Food courts are dying, but mall food is thriving

“We deliberately try to avoid the food court,” said Ken Romaniszyn, CEO of Lady M. “Of course, it’s important that the Panda Express and Subways are there, but we want to give people another [experience] of a sit-down cafe style.”

This has become an important facet of Lady M’s retail strategy. The company has 50 locations worldwide, and its $60-$100 cakes can be found on New York’s Madison Avenue and in upscale malls. like Seattle’s Bellevue Mall and Houston Galleria. One of the rare times he deviated from his no food court rule was to open a location in the (now closed) Plaza Hotel food hall.

As Romaniszyn described it, in an ideal world, Lady M would be the patisserie (or pastry boutique, as Lady M prefers) “between Louis Vuitton and Hermès”.

This is not an isolated strategy. Food complexes in newer malls are increasingly being rethought, and the days of drab food courts dotted with Auntie Anne’s and Panda Express may be disappearing.

These days, mall owners now view food as a way to attract people, rather than merely a need for sustenance. They are convinced that their new dining options are not a food court for people to kill time, but rather a trendy destination unto themselves. That means malls are furiously recruiting restaurants owned by influencers, celebrity chefs, and fancy eateries to draw in crowds. Meanwhile, mall stalwarts like Auntie Anne’s and Manchu Wok are being forced to increase their online sales channels, while the number of food court locations dwindles.

As such, the days of the mall food court may be over soon, but food still plays a big role in determining which malls survive.

A recent example gives an idea of ​​the mall’s enhanced food strategy. New Jersey-based mega mall American Dream recently teamed up with YouTube star MrBeast to host the first physical location for his burger ghost cooking company. The idea was simple: bet on a big name to attract teenagers to the mall, where they would hopefully spend more time after eating a MrBeast burger. For American Dream, the trick worked: The mall saw record foot traffic the weekend Mr. Beast came to the mall and showed off his restaurant.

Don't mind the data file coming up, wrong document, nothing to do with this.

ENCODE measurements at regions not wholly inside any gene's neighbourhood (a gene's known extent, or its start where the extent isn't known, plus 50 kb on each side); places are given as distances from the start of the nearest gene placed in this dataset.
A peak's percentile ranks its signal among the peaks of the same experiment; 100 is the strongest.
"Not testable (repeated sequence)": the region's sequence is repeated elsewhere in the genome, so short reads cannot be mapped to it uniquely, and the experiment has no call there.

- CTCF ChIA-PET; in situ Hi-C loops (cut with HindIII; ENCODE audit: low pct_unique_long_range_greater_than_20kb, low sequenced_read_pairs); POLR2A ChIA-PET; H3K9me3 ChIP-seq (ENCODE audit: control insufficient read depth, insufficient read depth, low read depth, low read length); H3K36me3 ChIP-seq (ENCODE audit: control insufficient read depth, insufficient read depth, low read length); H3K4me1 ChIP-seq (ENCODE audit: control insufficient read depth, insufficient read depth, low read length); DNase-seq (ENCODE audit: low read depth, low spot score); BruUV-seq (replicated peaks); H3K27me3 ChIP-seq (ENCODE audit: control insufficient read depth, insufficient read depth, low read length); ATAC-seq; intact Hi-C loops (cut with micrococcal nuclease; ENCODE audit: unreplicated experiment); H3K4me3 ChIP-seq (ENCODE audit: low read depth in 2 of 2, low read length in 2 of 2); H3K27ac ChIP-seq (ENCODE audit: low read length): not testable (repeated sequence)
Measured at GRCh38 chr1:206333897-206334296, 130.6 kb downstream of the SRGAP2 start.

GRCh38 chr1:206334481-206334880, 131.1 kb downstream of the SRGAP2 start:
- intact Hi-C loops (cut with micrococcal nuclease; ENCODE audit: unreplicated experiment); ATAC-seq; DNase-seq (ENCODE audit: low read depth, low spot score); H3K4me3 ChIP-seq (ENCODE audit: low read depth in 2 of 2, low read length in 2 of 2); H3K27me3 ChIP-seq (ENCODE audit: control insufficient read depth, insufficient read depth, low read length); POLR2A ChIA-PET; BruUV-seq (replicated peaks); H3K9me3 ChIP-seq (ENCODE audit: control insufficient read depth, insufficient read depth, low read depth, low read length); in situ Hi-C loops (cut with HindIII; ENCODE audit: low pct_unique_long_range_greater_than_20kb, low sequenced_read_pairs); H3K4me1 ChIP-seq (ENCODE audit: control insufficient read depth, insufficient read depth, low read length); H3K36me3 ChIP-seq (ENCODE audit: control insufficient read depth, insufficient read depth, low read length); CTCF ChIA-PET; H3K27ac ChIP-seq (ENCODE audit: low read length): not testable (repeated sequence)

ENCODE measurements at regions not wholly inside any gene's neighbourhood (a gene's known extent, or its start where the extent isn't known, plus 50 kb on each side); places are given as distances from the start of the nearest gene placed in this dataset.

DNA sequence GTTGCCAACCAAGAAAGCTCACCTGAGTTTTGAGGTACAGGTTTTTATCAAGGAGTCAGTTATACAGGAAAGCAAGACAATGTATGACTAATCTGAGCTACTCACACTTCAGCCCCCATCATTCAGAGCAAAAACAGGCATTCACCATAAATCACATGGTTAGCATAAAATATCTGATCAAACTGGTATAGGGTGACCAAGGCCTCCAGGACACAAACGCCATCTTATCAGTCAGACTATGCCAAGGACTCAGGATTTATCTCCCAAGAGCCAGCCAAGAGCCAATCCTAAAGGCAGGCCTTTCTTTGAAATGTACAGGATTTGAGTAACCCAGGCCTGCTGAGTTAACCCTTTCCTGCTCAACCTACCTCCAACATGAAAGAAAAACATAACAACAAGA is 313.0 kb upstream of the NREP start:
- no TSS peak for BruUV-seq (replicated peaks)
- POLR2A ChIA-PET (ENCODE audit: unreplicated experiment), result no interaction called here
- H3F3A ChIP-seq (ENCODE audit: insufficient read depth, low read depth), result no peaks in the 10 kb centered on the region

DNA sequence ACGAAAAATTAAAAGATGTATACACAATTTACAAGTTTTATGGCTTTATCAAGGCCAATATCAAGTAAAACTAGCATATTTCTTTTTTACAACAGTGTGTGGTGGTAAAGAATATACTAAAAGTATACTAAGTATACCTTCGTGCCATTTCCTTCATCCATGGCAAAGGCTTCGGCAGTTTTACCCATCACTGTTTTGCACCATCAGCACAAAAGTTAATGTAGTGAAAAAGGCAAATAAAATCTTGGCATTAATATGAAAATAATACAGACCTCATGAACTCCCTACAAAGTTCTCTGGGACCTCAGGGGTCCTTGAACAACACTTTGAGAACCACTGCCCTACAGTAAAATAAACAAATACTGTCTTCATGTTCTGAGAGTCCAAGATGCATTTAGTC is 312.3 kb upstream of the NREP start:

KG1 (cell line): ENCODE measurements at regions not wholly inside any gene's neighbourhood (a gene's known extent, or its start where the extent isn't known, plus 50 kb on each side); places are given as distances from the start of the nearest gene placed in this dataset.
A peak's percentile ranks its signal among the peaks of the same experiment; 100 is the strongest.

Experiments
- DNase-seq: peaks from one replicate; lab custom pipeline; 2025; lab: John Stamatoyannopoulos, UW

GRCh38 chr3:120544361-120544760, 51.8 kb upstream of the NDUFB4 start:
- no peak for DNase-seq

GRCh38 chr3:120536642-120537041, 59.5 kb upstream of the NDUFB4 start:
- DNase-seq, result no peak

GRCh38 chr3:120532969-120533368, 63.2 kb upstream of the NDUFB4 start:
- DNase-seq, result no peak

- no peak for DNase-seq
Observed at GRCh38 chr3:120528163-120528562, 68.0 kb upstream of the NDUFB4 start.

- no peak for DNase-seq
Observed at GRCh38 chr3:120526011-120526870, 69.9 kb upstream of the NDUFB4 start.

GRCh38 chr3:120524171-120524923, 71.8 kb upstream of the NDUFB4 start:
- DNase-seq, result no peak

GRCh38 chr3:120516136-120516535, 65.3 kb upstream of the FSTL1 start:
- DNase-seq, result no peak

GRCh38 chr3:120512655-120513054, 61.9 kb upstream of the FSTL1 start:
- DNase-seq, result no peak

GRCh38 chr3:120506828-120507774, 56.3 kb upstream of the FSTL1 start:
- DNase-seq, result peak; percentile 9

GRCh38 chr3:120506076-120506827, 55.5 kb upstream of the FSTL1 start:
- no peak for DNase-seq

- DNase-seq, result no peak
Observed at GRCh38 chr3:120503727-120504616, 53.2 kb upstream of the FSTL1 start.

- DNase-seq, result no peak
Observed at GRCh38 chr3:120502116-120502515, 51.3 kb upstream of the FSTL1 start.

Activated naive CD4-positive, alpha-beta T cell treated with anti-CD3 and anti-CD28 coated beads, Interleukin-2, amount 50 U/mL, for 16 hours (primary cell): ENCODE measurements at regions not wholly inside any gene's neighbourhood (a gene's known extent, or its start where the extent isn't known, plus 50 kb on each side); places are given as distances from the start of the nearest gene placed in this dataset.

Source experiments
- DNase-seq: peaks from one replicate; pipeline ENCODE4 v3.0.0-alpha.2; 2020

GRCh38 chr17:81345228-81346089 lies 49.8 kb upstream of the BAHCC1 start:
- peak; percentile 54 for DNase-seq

Not all malls let YouTube power their restaurant strategy, but across the industry, there’s a greater emphasis on attracting celebrity chefs, influencer-run restaurants, and other trendy dining concepts. The popular Eataly food hall, which got its start in New York, opened a location in the Westfield mall in Santa Clara, California, earlier this year. In Connecticut, a mall that has seen big names like Apple, Uniqlo and Saks Off Fifth depart in recent years is betting on an 80,000-square-foot food hall from chef Todd English to fill vacancies and draw crowds again.

This is a phenomenon seen by both mall developers and food brands. According to Sam Wheeler, creative director of experience innovation at design agency Huge, the most forward-thinking retail projects are rethinking the overall spatial orientations of their spaces and tenant mixes. “She has realized the importance of physical interaction and social spaces,” he said. “There is a repositioning that needs to change in how [the food court] is presented… this is not just ‘we’re replacing the Panda Express with a Pret a Manger’, it’s ‘we’re turning it into something worth revisiting’”. In Wheeler’s estimation, the developers are rethinking their spaces to make them more of a third place.

This has meant a big change for brands that have deep mall connotations. Focus Brands, the owner of mall staples like Auntie Anne’s, Carvel, Cinnabon, Jamba and Moe’s Southwest Grill, is now doubling down on digital revenue instead of in-mall sales. The company said its digital sales, meaning orders placed online for both dine-in and delivery, account for 28% of its total restaurant sales, and it wants the online channel to account for 50% of the total by 2027. Focus has recently said that one of its main business goals is to create a better e-commerce experience, including more navigable websites for digital ordering, restaurant apps and online loyalty programs.